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EPA minister seeks to boost wastewater fines to NT$5 mil.

TAIPEI, Taiwan -- Environmental Protection Administration Minister Stephen Shen (沈世宏) said yesterday that he supports a legislative proposal to raise fines for illegal wastewater disposal to a maximum of NT$5 million.

Shen further noted that he agrees with the legislators in their support to amend the current Water Pollution Control Measures and Test Reporting Management Regulations, and to include new regulations for laying unauthorized pipes for wastewater into the act.

Yesterday the Legislative Yuan's Social Welfare and Environmental Hygiene Committee invited Shen to deliver a report regarding the recent controversial wastewater disposal case that involves Advanced Semiconductor Engineering Inc. (ASE, 日月光).

The ASE disposed of wastewater containing strong acids and heavy metals from its K7 facility in Kaohsiung City, with the amount of acids and heavy metals exceeding the regulated amount.

The wastewater dumped by the firm caused environmental damages. However, ASE was only fined NT$600,000 by the Kaohsiung Department of Environmental Protection — the maximum fine under current water pollution regulations. In light of this, both ruling and opposition lawmakers have proposed to raise the fine in order to prevent companies from dumping unregulated wastewater again.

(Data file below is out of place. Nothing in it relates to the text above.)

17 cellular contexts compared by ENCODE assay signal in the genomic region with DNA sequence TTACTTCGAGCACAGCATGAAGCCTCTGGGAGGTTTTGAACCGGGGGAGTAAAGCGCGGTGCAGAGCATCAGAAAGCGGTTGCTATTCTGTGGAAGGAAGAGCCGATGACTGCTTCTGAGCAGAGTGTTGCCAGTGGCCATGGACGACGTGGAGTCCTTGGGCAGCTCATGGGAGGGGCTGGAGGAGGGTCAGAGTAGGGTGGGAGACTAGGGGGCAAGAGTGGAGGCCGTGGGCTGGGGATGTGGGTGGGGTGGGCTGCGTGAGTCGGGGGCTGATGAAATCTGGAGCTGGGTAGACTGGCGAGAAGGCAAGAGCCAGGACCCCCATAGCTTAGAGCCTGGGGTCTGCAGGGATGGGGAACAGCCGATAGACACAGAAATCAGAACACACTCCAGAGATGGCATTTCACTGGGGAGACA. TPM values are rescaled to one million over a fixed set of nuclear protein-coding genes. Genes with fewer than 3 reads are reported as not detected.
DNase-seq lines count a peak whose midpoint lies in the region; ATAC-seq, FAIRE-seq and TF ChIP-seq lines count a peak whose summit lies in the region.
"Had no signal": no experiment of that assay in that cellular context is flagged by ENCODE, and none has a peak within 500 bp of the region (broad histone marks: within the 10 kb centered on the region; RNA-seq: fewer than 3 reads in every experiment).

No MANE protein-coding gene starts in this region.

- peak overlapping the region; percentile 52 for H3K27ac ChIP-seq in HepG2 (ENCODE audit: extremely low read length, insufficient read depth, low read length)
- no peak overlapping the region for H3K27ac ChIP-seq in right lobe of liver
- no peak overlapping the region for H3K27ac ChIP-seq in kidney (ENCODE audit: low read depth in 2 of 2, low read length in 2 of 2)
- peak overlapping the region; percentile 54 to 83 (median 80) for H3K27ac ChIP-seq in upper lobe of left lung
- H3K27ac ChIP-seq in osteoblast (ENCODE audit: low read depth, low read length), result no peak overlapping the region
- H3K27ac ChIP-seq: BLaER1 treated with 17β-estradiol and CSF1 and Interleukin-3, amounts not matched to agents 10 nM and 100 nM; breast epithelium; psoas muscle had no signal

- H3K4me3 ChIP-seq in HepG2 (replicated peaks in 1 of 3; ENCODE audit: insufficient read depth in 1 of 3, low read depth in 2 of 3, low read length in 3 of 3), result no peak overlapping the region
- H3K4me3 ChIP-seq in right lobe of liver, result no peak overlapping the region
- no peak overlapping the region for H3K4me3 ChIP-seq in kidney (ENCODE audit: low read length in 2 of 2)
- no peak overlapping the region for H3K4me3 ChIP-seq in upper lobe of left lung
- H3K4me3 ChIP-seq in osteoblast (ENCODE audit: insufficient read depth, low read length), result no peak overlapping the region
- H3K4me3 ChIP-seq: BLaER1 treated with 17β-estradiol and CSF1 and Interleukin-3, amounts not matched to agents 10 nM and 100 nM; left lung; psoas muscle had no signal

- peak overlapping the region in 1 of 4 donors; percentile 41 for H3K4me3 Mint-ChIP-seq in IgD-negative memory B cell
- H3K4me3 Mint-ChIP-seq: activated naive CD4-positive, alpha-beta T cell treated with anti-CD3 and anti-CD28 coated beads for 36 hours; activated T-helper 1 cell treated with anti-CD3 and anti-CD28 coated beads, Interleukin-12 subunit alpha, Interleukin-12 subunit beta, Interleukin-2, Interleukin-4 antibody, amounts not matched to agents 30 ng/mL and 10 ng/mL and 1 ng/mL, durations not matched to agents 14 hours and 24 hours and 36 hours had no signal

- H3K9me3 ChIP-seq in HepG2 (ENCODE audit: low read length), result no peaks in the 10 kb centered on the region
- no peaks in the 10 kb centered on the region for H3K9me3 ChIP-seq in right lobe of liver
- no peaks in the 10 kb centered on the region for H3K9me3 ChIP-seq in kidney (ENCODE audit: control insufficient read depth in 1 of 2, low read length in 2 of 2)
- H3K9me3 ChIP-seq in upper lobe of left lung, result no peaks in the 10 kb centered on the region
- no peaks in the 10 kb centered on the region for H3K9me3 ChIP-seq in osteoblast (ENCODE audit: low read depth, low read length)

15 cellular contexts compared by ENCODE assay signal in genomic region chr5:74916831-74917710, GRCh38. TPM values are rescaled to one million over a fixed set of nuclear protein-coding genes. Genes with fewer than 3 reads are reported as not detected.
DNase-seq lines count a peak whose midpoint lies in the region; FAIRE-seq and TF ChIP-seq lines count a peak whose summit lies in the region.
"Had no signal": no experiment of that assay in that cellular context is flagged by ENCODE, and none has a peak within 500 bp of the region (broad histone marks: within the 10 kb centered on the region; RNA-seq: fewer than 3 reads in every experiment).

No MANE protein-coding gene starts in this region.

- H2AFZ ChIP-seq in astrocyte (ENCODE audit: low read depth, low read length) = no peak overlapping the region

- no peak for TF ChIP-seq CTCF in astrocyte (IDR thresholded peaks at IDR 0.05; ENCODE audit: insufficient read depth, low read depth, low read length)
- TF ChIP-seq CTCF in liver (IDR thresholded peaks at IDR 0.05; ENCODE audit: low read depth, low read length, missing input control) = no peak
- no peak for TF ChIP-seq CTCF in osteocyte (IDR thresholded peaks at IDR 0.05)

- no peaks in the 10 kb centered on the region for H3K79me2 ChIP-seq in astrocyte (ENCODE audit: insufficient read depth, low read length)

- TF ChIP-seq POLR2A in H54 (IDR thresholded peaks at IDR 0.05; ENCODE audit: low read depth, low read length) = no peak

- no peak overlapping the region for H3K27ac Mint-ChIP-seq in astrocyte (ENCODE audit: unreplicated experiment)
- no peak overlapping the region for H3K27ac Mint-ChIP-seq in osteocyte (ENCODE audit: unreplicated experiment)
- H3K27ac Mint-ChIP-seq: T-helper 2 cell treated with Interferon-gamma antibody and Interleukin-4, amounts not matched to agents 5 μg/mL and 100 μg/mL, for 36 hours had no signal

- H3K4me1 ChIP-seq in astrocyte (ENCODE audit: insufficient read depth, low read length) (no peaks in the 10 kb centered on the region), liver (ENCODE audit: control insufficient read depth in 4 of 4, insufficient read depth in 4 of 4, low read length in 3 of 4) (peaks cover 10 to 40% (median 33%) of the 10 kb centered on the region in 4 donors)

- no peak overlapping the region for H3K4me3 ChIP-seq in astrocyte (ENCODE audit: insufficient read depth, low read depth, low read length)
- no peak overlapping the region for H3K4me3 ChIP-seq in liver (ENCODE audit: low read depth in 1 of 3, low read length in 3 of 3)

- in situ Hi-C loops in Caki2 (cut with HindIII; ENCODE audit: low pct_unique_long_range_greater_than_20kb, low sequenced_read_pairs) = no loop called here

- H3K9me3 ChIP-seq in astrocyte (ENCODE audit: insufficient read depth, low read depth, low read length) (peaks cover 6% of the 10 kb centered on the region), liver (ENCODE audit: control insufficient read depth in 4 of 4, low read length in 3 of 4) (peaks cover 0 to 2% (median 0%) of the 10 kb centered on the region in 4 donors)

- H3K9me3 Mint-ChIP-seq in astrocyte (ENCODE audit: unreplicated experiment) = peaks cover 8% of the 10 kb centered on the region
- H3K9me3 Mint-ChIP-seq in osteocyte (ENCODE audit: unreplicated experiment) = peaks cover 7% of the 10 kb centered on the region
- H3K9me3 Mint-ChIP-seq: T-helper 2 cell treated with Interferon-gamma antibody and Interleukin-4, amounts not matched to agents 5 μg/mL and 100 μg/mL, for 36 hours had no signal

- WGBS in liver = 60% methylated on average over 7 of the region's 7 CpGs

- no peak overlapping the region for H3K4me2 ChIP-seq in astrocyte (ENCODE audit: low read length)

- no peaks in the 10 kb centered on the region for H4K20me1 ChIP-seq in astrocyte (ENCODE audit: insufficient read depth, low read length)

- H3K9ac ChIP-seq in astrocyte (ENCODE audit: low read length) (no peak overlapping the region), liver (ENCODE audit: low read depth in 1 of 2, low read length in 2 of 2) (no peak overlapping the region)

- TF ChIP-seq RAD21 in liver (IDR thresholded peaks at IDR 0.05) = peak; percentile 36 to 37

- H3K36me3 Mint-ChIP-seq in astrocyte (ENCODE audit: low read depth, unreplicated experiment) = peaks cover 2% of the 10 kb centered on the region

Kuomintang (KMT) Legislator Wang Yu-min (王育敏) said that the Water Pollution Control Measures and Test Reporting Management Regulations should specifically state that setting up unauthorized pipes, or disposing wastewater without a filter, are “malicious behaviors”, and the penalty for violations should carry a maximum fine of NT$5 million.

Wang said she also proposes to raise the fine from NT$300,000 to NT$1 million should any companies attempt to interfere, avoid or reject government inspection.

Aside from echoing Wang's proposal, the Environmental Protection Administration (EPA) said it will also propose an amendment to the act, noting that it will raise the punishment terms and increase regulations to prevent offenses against public safety. The EPA said it hopes the amendment can be passed during this legislative session.

1 Comment
December 24, 2013    kingsolomon@
The 5 million nt. should be the minimum fine, and the income of the company should be taken into the equation. As an example, let us say a company has an annual income of 500 million, the fine should be at least 85% of that income, because that amount would be used to clean up the pollutants that was produced.
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